Report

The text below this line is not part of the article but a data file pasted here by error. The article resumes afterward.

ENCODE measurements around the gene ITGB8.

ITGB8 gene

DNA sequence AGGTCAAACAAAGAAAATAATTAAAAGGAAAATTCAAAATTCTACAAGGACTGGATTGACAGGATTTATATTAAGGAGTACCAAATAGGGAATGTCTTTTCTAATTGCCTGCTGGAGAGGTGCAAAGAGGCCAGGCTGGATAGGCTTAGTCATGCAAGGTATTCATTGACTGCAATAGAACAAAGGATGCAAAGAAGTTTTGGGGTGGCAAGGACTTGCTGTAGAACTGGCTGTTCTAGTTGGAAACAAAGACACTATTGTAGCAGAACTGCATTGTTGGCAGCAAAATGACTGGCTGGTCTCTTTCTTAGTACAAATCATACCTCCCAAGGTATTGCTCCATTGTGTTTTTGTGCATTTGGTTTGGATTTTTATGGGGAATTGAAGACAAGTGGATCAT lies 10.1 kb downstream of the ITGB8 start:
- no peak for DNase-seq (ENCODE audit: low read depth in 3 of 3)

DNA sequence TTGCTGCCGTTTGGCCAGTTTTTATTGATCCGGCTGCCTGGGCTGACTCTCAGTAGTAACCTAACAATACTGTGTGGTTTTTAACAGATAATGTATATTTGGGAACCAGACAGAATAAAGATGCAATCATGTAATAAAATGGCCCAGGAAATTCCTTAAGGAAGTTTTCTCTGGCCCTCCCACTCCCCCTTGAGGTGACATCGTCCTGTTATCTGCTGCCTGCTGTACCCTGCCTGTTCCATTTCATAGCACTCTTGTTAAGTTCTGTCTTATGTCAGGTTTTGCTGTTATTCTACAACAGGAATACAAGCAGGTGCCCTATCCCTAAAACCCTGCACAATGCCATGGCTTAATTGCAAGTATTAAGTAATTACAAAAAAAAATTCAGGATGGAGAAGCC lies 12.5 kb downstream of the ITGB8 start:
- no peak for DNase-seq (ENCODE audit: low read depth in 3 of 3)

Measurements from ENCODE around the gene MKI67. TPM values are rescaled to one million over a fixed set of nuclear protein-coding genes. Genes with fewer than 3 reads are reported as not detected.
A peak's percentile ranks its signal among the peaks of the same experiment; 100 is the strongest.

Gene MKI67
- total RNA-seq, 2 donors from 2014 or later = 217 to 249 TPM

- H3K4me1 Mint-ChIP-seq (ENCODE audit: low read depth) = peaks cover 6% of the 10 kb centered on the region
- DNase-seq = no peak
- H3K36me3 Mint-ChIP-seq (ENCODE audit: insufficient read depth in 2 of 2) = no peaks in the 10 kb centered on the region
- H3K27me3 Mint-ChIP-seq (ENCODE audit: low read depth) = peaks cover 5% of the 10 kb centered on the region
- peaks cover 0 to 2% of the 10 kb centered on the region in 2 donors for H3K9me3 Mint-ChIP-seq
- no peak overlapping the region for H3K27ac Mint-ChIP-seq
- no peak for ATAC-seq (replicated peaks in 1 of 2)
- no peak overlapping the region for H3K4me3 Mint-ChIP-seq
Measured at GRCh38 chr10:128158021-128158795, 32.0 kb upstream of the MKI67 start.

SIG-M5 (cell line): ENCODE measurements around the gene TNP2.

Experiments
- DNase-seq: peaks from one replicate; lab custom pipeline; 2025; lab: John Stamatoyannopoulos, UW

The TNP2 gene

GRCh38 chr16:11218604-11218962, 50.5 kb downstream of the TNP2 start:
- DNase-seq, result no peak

ECE 6341 Spring 2014 Prof. David R. Jackson ECE Dept. Notes 6 1 Leaky Modes v TM1 Mode v R 1 r u tan u R (k0 h) n12 1 SW u Splitting point ISW f > fs f = fs We will examine the solutions as the frequency is lowered. 2 Leaky Modes (cont.) v a) f > fc SW+ISW TM1 Mode SW The TM1 surface wave is above cutoff. There is also an improper TM1 SW mode. u ISW Note: There is also a TM0 mode, but this is not shown 3 Leaky Modes (cont.) a) f > fc SW+ISW The red arrows indicate the direction of movement as the frequency is lowered. Im kz ISW SW k0 k1 Re kz v TM1 Mode kz k0 v h (k z2 k02 )1/2 k z2 k02 SW u kz k0 k z k0 ISW 4 Leaky Modes (cont.) v b) f = fc TM1 Mode u The TM1 surface wave is now at cutoff. There is also an improper SW mode. 5 Leaky Modes (cont.) b) f = fc Im kz k0 k1 Re kz v TM1 Mode u 6 Leaky Modes (cont.) c) f < fc 2 ISWs v TM1 Mode u The TM1 surface wave is now an improper SW, so there are two improper SW modes. 7 Leaky Modes (cont.) c) f < fc 2 ISWs Im kz k0 k1 Re kz v TM1 Mode The two improper SW modes approach each other. u 8 Leaky Modes (cont.) d) f = fs v TM1 Mode u The two improper SW modes now coalesce. 9 Leaky Modes (cont.) d) f = fs Im kz Splitting point k0 k1 Re kz v TM1 Mode u 10 Leaky Modes (cont.) v e) f < fs u The wavenumber kz becomes complex (and hence so do u and v). The graphical solution fails! (It cannot show us complex leaky-wave modal solutions.) 11 Leaky Modes (cont.) e) f < fs 2 LWs This solution is rejected as completely non-physical since it grows with distance z. kz z j z Im kz k0 LW k1 Re kz LW The growing solution is the complex conjugate of the decaying one (for a lossless slab). 12 Leaky Modes (cont.) Proof of conjugate property (lossless slab) TRE: 1 2 2 z 1 2 2 0 1 2 2 2 r tan (k1 k z ) h (k z2 k ) (k12 k ) TMx Mode Take conjugate of both sides: 1 *2 2 z 1 2 2 0 2 *2 12 r tan (k1 k z ) h (k z*2 k ) (k12 k ) Hence, the conjugate is a valid solution. 13 Leaky Modes (cont.) Im kz SW ISW k0 k1 a) f > fc Re kz Here we see a summary of the frequency behavior for a typical surface-wave mode (e.g., TM1). Im kz k0 k1 b) f = fc Re kz Im kz k0 c) f < fc k1 Exceptions: Re kz Im kz splitting point k0 d) f = fs k1 Re kz Im kz e) f < fs k0 LW LW k1 TM0: Always remains a proper physical SW mode. TE1: Goes from proper physical SW to nonphysical ISW; remains nonphysical ISW down to zero frequency. Re kz 14 Leaky Modes (cont.) A leaky mode is a mode that has a complex wavenumber (even for a lossless structure). It loses energy as it propagates due to radiation. ˆ x zk ˆ z xˆ x zˆ z Re k Re xk x tan0 z / x Power flow 0 z kz z j z 15 Leaky Modes (cont.) One interesting aspect: The fields of the leaky mode must be improper (exponentially increasing). Proof: 1 2 2 z k x 0 (k k ) 2 0 Notes: z > 0 (propagation in +z direction) z > 0 (propagation in +z direction) x > 0 (outward radiation) kx20 k02 kz2 x j x k02 z j z 2 2 x2 x2 j 2x x k02 z2 z2 j 2 z z Taking the imaginary part of both sides: x x z z 16 Leaky Modes (cont.) For a leaky wave excited by a source, the exponential growth will only persist out to a “shadow boundary” once a source is considered. This is justified later in the course by an asymptotic analysis: In the source problem, the LW pole is only captured when the observation point lies within the leakage region (region of exponential growth). x 0 Power flow z Source Region of weak fields Leaky mode Region of exponential growth kz z j z A hypothetical source launches a leaky wave going in one direction. 17 Leaky Modes (cont.) A leaky-mode is considered to be “physical” if we can measure a significant contribution from it along the interface (0 = 90o) . A requirement for a leaky mode to be strongly “physical” is that the wavenumber must lie within the physical region (z = Re kz < k0) where is wave is a fast wave*. (Basic reason: The LW pole is not captured in the complex plane in the source problem if the LW is a slow wave.) * This is justified by asymptotic analysis, given later. 18 Leaky Modes (cont.) f) f < fp Physical LW Im kz k0 Physical k1 LW Re kz Non-physical f = fp Note: The physical region is also the fast-wave region. Physical leaky wave region (Re kz < k0) 19 Leaky Modes (cont.) If the leaky mode is within the physical (fast-wave) region, a wedgeshaped radiation region will exist. This is illustrated on the next two slides. 20 Leaky Modes (cont.) x 0 Power flow z Source Leaky mode xˆ x zˆ z kz z j z z sin 0 2 x2 z2 k x2 k z2 k02 Hence z k0 sin 0 (assuming small attenuation) Significant radiation requires z < k0. 21 Leaky Modes (cont.) x 0 Power flow z Source Leaky mode kz z j z 0 sin1 z / k0 As the mode approaches a slow wave (z k0), the leakage region shrinks to zero (0 90o). 22 Leaky Modes (cont.) Phased-array analogy x 0 d z I0 I1 In j k0d sin0 n I n I0 e IN n k0d sin 0 n Equivalent phase constant: e jkz z z nd e j k0 d sin 0 n kz k0 sin 0 Note: A beam pointing at an angle in “visible space” requires that kz < k0. 23 Leaky Modes (cont.) The angle 0 also forms the boundary between regions where the leakywave field increases and decreases with radial distance in cylindrical coordinates (proof omitted*). x Fields are increasing radially Power flow 0 Fields are decreasing radially Source z Leaky mode kz z j z *Please see one of the homework problems. 24 Leaky Modes (cont.) Excitation problem: Line source The aperture field may strongly resemble the field of the leaky wave (creating a good leaky-wave antenna). Requirements: 1) 2) 3) The LW should be in the physical region. The amplitude of the LW should be strong. The attenuation constant of the LW should be small. A non-physical LW usually does not contribute significantly to the aperture field (this is seen from asymptotic theory, discussed later). 25 Leaky Modes (cont.) Summary of frequency regions: a) f > fc physical SW (non-radiating, proper) b) fs < f < fc non-physical ISW (non-radiating, improper) c) fp < f < fs non-physical LW (radiating somewhat, improper) d) f < fp physical LW (strong focused radiation, improper) The frequency region fp < f < fc is called the “spectral-gap” region (a term coined by Prof. A. A. Oliner). The LW mode is usually considered to be nonphysical in the spectral-gap region. 26 Leaky Modes (cont.) Spectral-gap region f = fc fp < f < fc Im kz k0 ISW f = fs k1 Re kz Physical LW Non-physical f = fp 27 Field Radiated by Leaky Wave x TEx leaky wave Aperture z Line source For x > 0: 1 Ey x, z 2 Ey 0, kz e jkx x e jkz z dkz , k x k02 k z2 1/2 Assume: E y 0, z e jk zLW z LW k z Then E y 0, k z 2 j k 2 k LW 2 z z Note: The wavenumber kx is chosen to be either positive real or negative imaginary. 28 x x/ /0 k LW z 3 / k0 j 0.02 2 Radiation occurs at 60o. 0 10 10 5 5 z / 0 00 -10 -10 0 0 10 10 29 x x/ /0 k LW z 3 / k0 j 0.002 2 Radiation occurs at 60o. 0 10 10 5 5 z / 0 00 -10 -10 0 0 10 10 30 x x/ /0 kzLW / k0 1.5 j0.02 The LW is nonphysical. 0 10 10 5 5 z / 0 00 -10 -10 0 0 10 10 31 Leaky-Wave Antenna x x / 0 Aperture z Line source x x/ / 0 0 10 10 Near field Far field 5 5 z / 0 00 -10 0 10 32 Leaky-Wave Antenna (cont.) x x / 0 z line source Far-Field Array Factor (AF) AF E y 0, z e j k0 sin z dz e jk zLW z e j k0 sin z dz LW k z AF 2 j 2 k 2 sin 2 k LW z 0 33 Leaky-Wave Antenna (cont.) z j z AF 2 j 2 2 2 k sin j z z 0 z j z AF 2 2 2 k0 sin z2 z2 j 2 z z 1/2 2 2 z z AF 2 2 k 2 sin 2 2 2 2 2 z z z z 0 A sharp beam occurs at k0 sin 0 z 34 Leaky-Wave Antenna (cont.) Two-layer x / (substrate/superstrate) structure excited by a line source. 0 x r2 t r1 z b Far Field r 2 r1 b / 1 0.5 t / 2 0.25 Note: Here the two beams have merged to become a single beam at broadside. 35 Leaky-Wave Antenna (cont.) x / 0 Implementation at millimeter-wave frequencies (62.2 GHz) r1 = 1.0, r2 = 55, h = 2.41 mm, t = 0.484 mm, a = 3.73 0 (radius) 36 Leaky-Wave Antenna (cont.) x / 0 (E-plane shown on one side, H-plane on the other side) 37 Leaky-Wave Antenna (cont.) •W. W. Hansen, “Radiating electromagnetic waveguide,” Patent, 1940, U.S. Patent No. 2.402.622. W. W. Hansen, “Radiating electromagnetic waveguide,” Patent, 1940, U.S. Patent No. 2.402.622. y This is the first leaky-wave antenna invented. y Slotted waveguide x z k02 a z b a Note: 2 z k0 38 Leaky-Wave Antenna (cont.) x / 0 The slotted waveguide illustrates in a simple way why the field is weak outside of the “leakage region.” Region of strong fields (leakage region) Slot a TE10 mode Waveguide Source Top view 39 Leaky-Wave Antenna (cont.) x / 0 Another variation: Holey waveguide y y x z r b a 2 z k02 a p p 0 40 Leaky-Wave Antenna (cont.) x / 0 Another type of leaky-wave antenna: Surface-Integrated Waveguide (SIW) s ls w ws via d p slot h εr 41